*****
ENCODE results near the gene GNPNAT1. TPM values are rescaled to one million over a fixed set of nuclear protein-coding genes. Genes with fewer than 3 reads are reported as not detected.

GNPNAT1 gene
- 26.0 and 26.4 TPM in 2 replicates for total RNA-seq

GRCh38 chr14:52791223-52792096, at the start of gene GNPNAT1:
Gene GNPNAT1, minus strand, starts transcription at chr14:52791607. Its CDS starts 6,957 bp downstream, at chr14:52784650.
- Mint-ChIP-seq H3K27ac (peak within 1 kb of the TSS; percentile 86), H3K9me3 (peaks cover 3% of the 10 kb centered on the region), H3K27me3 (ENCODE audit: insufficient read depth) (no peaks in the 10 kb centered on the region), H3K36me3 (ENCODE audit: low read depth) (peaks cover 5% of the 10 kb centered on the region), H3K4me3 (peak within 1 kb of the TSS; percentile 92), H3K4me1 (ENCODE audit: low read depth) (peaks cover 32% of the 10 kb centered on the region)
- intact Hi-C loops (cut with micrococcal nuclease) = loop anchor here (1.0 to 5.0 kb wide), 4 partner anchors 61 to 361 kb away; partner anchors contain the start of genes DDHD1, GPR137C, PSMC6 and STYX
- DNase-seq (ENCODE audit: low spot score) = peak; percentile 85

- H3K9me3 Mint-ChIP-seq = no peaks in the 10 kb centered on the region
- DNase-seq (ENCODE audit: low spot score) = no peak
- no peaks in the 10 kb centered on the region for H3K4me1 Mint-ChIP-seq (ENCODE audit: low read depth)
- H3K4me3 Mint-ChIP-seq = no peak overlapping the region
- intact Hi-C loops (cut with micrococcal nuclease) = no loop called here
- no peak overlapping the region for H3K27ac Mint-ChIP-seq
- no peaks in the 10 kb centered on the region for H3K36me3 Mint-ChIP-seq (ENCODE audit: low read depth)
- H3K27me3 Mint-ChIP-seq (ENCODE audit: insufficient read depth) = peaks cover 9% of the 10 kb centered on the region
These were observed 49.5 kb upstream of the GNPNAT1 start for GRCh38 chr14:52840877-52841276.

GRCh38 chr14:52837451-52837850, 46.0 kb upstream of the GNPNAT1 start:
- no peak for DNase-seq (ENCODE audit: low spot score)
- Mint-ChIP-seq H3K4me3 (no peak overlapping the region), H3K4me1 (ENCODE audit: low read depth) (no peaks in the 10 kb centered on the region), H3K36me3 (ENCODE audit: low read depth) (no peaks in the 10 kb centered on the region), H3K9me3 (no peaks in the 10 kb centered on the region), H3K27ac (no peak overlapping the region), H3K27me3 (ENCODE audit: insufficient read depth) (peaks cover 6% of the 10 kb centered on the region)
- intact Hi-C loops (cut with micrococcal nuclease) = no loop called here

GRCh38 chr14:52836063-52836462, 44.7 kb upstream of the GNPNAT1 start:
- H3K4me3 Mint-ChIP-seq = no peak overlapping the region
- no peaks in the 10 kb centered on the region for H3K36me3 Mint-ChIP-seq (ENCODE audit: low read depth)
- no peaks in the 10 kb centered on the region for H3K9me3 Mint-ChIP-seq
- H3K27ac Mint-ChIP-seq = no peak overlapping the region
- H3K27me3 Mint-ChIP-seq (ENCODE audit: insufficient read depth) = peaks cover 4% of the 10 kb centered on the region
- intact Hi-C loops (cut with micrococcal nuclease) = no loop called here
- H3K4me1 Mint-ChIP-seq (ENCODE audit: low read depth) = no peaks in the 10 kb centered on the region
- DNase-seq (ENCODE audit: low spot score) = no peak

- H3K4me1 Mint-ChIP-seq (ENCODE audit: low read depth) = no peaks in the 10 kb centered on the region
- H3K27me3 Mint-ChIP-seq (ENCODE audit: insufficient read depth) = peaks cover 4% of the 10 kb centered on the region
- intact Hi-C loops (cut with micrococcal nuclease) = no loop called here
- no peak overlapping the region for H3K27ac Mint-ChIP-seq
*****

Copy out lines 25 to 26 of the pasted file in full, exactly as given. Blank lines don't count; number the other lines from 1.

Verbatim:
- no peaks in the 10 kb centered on the region for H3K9me3 Mint-ChIP-seq
- H3K27ac Mint-ChIP-seq = no peak overlapping the region